Memory and Authority
The Uses of History in Constitutional Interpretation
Imprint: Yale University Press
Fights over history are at the heart of most important constitutional disputes in America. The Supreme Court’s current embrace of originalism is only the most recent example of how lawyers and judges try to use history to establish authority for their positions. Jack M. Balkin argues that fights over constitutional interpretation are often fights over collective memory. Lawyers and judges construct—and erase—memory to lend authority to their present-day views; they make the past speak their values so they can then claim to follow it. The seemingly opposed camps of originalism and living constitutionalism are actually mirror images of a single phenomenon: how lawyers use history to adapt an ancient constitution to a constantly changing world.
Balkin shows how lawyers and judges channel history through standard forms of legal argument that shape how they use history and even what they see in history. He explains how lawyers and judges invoke history selectively to construct authority for their claims and undermine the authority of opposing views. And he elucidates the perpetual quarrel between historians and lawyers, showing how the two can best join issue in legal disputes. This book is a sweeping rethinking of the uses of history in constitutional interpretation.
“At a moment when the Supreme Court is playing fast and loose with its notions of the nation’s ‘history and traditions,’ Jack Balkin provides a much-needed, nuanced, and perceptive analysis of how lawyers, scholars, and informed citizens should think about historical interpretations of the Constitution.”—Jack Rakove, author of Beyond Belief, Beyond Conscience: The Radical Significance of the Free Exercise of Religion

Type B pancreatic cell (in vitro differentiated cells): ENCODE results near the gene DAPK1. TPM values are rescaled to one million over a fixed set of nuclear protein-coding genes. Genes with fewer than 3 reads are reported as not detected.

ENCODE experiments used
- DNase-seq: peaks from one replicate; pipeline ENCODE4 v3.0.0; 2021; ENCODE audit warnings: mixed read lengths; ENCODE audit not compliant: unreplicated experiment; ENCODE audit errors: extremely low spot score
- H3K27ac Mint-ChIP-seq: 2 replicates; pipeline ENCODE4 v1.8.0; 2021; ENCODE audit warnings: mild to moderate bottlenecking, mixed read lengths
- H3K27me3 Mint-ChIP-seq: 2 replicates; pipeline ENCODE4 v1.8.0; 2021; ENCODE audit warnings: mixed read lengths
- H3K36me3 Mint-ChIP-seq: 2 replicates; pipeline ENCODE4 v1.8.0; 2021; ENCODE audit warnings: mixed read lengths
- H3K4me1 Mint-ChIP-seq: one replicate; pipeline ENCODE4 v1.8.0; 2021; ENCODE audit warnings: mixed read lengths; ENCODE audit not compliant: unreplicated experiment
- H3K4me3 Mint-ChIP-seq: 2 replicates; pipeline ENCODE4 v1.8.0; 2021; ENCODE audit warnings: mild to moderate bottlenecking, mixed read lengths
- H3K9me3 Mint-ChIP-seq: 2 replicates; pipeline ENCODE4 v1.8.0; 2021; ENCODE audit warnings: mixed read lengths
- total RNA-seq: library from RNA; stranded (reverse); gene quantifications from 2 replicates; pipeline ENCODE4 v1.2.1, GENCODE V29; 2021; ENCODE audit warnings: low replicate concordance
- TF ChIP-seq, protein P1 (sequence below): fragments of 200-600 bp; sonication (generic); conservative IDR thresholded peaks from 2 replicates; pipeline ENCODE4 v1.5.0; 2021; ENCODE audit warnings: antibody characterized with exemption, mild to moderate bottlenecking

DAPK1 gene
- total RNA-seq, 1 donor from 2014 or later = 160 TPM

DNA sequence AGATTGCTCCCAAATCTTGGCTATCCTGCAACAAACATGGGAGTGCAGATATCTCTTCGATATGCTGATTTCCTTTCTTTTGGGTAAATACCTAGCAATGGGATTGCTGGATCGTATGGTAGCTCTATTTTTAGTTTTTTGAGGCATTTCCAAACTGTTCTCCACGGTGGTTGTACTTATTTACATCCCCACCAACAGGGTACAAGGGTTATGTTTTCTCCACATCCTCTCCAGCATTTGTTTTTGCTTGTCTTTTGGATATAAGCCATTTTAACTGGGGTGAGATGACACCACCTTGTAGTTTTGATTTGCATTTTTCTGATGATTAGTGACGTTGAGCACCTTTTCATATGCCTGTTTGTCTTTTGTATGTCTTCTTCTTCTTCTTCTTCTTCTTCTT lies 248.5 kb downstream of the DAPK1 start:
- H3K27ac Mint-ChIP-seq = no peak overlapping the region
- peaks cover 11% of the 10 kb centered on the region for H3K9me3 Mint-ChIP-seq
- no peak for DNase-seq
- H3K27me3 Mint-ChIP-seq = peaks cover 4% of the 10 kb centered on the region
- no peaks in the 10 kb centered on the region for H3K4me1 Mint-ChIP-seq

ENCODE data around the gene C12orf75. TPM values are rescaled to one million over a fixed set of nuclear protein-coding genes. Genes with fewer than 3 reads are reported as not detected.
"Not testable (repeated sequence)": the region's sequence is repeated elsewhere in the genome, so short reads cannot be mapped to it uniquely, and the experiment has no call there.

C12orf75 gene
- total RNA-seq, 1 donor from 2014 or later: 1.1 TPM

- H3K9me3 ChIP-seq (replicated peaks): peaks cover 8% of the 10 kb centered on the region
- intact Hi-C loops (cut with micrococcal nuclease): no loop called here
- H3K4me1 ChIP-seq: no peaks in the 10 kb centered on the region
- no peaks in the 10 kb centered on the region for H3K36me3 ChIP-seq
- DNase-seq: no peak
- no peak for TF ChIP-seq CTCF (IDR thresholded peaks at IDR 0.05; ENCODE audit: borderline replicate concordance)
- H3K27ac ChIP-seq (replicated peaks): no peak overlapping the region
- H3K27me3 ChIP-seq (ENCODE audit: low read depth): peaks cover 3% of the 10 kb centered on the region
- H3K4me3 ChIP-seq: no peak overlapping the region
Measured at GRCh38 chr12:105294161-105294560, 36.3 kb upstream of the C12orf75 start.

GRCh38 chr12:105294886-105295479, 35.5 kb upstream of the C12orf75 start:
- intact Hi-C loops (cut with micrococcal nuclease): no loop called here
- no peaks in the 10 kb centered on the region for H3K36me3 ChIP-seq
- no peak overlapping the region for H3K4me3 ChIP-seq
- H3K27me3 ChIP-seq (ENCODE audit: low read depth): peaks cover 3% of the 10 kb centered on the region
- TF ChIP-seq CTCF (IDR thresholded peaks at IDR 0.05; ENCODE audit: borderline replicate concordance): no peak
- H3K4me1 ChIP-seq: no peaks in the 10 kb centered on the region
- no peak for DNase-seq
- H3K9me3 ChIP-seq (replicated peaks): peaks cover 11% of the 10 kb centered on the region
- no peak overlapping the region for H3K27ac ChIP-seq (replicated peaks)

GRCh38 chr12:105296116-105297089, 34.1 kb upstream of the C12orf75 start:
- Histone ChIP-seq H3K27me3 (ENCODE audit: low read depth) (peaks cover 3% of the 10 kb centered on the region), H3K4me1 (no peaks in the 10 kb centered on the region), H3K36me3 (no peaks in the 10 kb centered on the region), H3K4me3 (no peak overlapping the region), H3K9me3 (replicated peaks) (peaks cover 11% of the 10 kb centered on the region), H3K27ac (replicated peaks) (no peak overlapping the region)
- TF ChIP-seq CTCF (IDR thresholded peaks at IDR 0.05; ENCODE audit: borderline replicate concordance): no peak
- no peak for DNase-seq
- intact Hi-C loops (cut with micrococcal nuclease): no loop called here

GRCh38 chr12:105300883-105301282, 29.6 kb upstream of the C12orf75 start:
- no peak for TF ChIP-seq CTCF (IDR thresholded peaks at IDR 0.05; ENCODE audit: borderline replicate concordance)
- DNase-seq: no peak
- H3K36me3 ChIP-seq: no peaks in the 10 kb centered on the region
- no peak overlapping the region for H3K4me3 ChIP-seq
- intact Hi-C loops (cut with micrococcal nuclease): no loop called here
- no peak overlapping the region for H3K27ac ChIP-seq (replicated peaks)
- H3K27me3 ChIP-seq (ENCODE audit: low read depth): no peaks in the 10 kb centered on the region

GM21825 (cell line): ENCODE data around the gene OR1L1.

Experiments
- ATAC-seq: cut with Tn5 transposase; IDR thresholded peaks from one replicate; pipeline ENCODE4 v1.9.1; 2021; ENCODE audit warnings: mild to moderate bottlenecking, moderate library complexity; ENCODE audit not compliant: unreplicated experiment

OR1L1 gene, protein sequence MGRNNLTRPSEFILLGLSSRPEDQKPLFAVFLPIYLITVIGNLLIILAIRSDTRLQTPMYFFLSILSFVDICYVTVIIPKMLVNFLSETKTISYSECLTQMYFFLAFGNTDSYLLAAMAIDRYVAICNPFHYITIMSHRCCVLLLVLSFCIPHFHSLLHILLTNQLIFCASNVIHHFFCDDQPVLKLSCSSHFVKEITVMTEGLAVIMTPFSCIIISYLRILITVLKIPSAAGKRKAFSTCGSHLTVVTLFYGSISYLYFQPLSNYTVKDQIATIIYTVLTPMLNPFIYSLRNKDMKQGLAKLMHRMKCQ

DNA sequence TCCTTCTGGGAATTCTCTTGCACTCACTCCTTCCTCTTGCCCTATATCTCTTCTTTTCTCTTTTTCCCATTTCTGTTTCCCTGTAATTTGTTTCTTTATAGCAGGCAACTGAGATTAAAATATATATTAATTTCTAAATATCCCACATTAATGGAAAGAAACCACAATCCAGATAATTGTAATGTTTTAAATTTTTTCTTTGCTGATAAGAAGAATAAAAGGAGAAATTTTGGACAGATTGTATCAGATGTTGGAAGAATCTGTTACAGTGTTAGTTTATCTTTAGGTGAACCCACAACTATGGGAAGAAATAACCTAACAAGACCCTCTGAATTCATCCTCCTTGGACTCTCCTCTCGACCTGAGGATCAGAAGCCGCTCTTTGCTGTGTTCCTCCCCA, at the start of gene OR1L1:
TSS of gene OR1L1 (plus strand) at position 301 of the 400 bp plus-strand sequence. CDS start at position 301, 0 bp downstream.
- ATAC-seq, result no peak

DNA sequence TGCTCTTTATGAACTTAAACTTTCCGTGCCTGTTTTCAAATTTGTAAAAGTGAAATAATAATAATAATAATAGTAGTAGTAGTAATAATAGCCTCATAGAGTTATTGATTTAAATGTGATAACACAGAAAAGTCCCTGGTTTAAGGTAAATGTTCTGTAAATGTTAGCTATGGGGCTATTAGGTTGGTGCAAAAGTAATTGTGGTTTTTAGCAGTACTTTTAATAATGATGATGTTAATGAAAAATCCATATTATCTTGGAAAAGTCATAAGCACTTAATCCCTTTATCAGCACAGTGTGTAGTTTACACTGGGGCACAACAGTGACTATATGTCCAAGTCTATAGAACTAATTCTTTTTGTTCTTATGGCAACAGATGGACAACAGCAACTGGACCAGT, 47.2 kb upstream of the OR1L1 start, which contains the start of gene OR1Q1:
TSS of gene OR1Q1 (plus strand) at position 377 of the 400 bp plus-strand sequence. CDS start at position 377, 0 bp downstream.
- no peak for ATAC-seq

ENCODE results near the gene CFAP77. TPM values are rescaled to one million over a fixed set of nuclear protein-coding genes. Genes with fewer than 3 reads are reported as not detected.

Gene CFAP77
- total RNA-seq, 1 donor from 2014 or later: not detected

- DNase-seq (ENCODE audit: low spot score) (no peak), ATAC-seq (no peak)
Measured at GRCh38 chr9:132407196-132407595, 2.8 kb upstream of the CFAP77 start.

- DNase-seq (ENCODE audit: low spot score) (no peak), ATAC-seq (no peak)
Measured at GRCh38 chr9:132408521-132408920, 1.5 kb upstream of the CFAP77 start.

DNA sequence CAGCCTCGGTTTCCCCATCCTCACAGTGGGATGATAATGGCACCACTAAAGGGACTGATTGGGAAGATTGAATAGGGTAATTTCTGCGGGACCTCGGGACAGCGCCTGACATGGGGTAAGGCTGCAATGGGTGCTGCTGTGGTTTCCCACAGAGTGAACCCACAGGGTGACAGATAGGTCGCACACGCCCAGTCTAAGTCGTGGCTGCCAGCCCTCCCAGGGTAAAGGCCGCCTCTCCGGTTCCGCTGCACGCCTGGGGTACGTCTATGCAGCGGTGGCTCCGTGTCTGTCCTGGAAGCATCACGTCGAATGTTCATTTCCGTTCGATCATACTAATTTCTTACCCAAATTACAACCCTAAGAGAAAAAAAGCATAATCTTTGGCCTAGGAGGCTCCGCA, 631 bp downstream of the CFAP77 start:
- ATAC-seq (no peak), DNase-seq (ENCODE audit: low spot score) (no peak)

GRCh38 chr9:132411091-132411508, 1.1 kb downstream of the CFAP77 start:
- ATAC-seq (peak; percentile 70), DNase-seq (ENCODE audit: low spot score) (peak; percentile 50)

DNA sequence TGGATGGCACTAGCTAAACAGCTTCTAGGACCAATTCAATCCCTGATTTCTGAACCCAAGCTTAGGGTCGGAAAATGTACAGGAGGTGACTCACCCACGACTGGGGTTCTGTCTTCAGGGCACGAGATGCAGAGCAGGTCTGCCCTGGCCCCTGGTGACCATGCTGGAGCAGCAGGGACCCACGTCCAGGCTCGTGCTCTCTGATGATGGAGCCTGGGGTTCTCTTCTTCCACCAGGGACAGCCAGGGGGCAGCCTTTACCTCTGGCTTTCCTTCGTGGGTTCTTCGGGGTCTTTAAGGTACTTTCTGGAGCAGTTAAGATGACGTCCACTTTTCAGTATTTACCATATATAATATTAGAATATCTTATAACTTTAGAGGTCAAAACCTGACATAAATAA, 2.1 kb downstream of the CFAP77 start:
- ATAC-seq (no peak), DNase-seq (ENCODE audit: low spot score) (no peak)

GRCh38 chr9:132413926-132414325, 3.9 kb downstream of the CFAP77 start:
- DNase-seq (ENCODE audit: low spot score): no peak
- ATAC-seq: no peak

“Lawyers and historians have long mistrusted each other. In this remarkable book, one of our most brilliant constitutional theorists blazes a path towards a more satisfying coexistence by reframing the many ways history is deployed in the creation of constitutional claims. Bravo!”—Laura Kalman, Distinguished Research Professor of History, University of California, Santa Barbara
“History does not belong only to historians. Lawyers and judges often invoke history to justify arguments they wish to make. Memory and Authority is a brilliant meditation on how this process has worked in the past, and should work. This timely intervention is perfect for our moment, as we consider the future of our democracy and the rule of law.”—Annette Gordon-Reed, Carl M. Loeb University Professor, Harvard University
“American lawyers and judges have long turned to the historical past for guidance and authoritative answers, but never more so than in recent years. Jack Balkin’s expert navigation of the complex and contested terrain where law and history intersect is essential reading for anybody who cares about the nation’s constitutional practice.”—Jonathan Gienapp, author of The Second Creation: Fixing the American Constitution in the Founding Era